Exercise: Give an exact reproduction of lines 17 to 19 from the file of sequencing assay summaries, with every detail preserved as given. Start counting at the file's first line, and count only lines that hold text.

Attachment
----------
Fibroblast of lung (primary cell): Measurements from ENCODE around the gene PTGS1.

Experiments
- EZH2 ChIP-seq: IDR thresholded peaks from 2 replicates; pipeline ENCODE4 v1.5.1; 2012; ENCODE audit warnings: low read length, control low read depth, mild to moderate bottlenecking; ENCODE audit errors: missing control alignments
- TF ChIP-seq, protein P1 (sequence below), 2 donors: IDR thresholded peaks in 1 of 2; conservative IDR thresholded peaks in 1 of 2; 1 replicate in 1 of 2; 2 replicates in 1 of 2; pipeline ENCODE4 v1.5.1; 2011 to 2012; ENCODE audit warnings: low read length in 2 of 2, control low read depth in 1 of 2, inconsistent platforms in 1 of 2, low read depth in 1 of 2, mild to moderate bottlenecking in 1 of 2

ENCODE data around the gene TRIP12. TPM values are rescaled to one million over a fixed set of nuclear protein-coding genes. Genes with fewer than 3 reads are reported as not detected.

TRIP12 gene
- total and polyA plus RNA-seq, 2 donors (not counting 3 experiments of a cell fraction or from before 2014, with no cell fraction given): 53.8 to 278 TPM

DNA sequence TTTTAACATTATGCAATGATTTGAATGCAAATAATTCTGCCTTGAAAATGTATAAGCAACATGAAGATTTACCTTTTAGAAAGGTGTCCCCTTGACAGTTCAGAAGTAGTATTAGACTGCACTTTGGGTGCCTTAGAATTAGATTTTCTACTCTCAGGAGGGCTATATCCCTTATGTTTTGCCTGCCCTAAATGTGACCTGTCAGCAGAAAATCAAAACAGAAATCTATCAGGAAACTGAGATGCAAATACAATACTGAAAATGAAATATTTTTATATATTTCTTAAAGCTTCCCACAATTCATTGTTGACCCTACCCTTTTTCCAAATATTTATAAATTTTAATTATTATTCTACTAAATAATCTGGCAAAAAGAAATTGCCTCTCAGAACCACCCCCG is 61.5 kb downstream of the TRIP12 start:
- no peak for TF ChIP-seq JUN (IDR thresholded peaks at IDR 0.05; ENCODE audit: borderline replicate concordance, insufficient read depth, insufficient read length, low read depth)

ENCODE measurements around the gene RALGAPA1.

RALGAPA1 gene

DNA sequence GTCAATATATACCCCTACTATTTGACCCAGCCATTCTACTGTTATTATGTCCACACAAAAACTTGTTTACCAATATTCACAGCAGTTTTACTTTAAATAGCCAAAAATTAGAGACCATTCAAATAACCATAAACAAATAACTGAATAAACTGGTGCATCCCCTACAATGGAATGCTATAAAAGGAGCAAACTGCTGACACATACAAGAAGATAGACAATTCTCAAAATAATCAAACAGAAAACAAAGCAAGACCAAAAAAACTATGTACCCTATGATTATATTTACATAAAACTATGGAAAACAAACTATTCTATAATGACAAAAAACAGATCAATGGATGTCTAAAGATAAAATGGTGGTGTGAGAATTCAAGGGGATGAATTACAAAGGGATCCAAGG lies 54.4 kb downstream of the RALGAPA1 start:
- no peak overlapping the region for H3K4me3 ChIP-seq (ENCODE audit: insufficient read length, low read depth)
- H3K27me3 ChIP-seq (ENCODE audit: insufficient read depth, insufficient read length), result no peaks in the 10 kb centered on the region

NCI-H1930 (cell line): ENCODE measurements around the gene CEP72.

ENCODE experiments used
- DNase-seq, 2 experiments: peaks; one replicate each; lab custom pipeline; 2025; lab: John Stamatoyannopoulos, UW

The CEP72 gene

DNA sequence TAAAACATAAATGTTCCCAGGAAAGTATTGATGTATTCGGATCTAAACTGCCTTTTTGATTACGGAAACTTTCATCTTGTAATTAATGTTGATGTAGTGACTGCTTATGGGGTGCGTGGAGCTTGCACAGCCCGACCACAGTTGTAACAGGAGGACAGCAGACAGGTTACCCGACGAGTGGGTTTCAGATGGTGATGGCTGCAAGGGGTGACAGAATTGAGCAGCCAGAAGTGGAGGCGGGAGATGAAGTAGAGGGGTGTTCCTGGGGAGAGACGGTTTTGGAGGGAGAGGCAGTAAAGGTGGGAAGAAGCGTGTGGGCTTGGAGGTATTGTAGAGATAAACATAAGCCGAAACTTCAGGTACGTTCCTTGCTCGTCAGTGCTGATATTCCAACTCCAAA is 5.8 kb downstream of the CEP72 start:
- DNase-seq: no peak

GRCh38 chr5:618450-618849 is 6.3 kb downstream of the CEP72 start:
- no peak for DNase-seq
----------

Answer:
- DNase-seq, 2 experiments: peaks; one replicate each; lab custom pipeline; 2025; lab: John Stamatoyannopoulos, UW

The CEP72 gene

DNA sequence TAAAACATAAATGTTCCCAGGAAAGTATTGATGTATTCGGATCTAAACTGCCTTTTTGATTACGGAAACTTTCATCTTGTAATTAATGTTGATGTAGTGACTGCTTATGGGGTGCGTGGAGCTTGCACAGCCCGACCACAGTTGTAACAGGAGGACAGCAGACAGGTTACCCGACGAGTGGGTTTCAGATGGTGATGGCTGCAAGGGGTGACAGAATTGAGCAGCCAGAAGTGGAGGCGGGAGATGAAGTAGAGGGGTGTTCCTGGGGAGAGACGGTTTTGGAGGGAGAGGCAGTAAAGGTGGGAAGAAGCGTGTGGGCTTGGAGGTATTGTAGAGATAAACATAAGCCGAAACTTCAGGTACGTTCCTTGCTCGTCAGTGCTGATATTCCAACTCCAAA is 5.8 kb downstream of the CEP72 start: